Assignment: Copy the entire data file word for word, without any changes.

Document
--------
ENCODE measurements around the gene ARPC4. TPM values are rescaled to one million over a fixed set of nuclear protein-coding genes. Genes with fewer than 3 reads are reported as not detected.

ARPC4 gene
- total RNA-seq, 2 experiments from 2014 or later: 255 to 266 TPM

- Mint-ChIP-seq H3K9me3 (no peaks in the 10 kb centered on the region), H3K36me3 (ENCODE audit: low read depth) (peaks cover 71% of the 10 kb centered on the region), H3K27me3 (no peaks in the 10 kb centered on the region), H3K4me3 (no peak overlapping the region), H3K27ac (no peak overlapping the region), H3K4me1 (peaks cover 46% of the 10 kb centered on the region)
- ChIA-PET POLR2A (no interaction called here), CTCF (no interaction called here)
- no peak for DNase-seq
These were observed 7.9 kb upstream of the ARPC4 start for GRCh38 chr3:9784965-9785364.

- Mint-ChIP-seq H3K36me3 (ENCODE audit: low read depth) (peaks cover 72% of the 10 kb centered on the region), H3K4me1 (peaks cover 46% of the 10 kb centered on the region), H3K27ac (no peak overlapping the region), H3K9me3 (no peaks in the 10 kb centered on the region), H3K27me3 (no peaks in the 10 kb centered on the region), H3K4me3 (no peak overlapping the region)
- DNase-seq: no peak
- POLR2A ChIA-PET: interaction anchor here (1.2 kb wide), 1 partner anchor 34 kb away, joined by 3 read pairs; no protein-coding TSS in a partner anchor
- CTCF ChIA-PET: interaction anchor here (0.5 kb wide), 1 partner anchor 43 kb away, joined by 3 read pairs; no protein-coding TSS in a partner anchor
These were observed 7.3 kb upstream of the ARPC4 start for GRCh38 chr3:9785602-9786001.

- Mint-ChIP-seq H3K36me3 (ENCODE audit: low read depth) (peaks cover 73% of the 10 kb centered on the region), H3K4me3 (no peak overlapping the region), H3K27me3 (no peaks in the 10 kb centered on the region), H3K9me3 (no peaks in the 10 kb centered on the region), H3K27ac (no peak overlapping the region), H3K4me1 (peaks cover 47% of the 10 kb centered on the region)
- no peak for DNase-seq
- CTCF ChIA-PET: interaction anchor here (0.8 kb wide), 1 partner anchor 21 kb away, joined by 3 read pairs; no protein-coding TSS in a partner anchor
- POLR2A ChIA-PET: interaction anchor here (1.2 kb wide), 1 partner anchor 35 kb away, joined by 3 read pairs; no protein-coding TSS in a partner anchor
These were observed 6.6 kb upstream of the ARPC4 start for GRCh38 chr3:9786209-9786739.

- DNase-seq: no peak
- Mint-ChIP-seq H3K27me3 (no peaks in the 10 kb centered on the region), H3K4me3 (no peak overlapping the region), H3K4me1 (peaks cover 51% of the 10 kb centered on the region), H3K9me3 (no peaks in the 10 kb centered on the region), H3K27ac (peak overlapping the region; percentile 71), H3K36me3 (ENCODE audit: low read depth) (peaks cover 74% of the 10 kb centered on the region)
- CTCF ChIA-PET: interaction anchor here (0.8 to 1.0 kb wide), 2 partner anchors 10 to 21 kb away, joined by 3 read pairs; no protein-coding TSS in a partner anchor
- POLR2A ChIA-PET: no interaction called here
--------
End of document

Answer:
ENCODE measurements around the gene ARPC4. TPM values are rescaled to one million over a fixed set of nuclear protein-coding genes. Genes with fewer than 3 reads are reported as not detected.

ARPC4 gene
- total RNA-seq, 2 experiments from 2014 or later: 255 to 266 TPM

- Mint-ChIP-seq H3K9me3 (no peaks in the 10 kb centered on the region), H3K36me3 (ENCODE audit: low read depth) (peaks cover 71% of the 10 kb centered on the region), H3K27me3 (no peaks in the 10 kb centered on the region), H3K4me3 (no peak overlapping the region), H3K27ac (no peak overlapping the region), H3K4me1 (peaks cover 46% of the 10 kb centered on the region)
- ChIA-PET POLR2A (no interaction called here), CTCF (no interaction called here)
- no peak for DNase-seq
These were observed 7.9 kb upstream of the ARPC4 start for GRCh38 chr3:9784965-9785364.

- Mint-ChIP-seq H3K36me3 (ENCODE audit: low read depth) (peaks cover 72% of the 10 kb centered on the region), H3K4me1 (peaks cover 46% of the 10 kb centered on the region), H3K27ac (no peak overlapping the region), H3K9me3 (no peaks in the 10 kb centered on the region), H3K27me3 (no peaks in the 10 kb centered on the region), H3K4me3 (no peak overlapping the region)
- DNase-seq: no peak
- POLR2A ChIA-PET: interaction anchor here (1.2 kb wide), 1 partner anchor 34 kb away, joined by 3 read pairs; no protein-coding TSS in a partner anchor
- CTCF ChIA-PET: interaction anchor here (0.5 kb wide), 1 partner anchor 43 kb away, joined by 3 read pairs; no protein-coding TSS in a partner anchor
These were observed 7.3 kb upstream of the ARPC4 start for GRCh38 chr3:9785602-9786001.

- Mint-ChIP-seq H3K36me3 (ENCODE audit: low read depth) (peaks cover 73% of the 10 kb centered on the region), H3K4me3 (no peak overlapping the region), H3K27me3 (no peaks in the 10 kb centered on the region), H3K9me3 (no peaks in the 10 kb centered on the region), H3K27ac (no peak overlapping the region), H3K4me1 (peaks cover 47% of the 10 kb centered on the region)
- no peak for DNase-seq
- CTCF ChIA-PET: interaction anchor here (0.8 kb wide), 1 partner anchor 21 kb away, joined by 3 read pairs; no protein-coding TSS in a partner anchor
- POLR2A ChIA-PET: interaction anchor here (1.2 kb wide), 1 partner anchor 35 kb away, joined by 3 read pairs; no protein-coding TSS in a partner anchor
These were observed 6.6 kb upstream of the ARPC4 start for GRCh38 chr3:9786209-9786739.

- DNase-seq: no peak
- Mint-ChIP-seq H3K27me3 (no peaks in the 10 kb centered on the region), H3K4me3 (no peak overlapping the region), H3K4me1 (peaks cover 51% of the 10 kb centered on the region), H3K9me3 (no peaks in the 10 kb centered on the region), H3K27ac (peak overlapping the region; percentile 71), H3K36me3 (ENCODE audit: low read depth) (peaks cover 74% of the 10 kb centered on the region)
- CTCF ChIA-PET: interaction anchor here (0.8 to 1.0 kb wide), 2 partner anchors 10 to 21 kb away, joined by 3 read pairs; no protein-coding TSS in a partner anchor
- POLR2A ChIA-PET: no interaction called here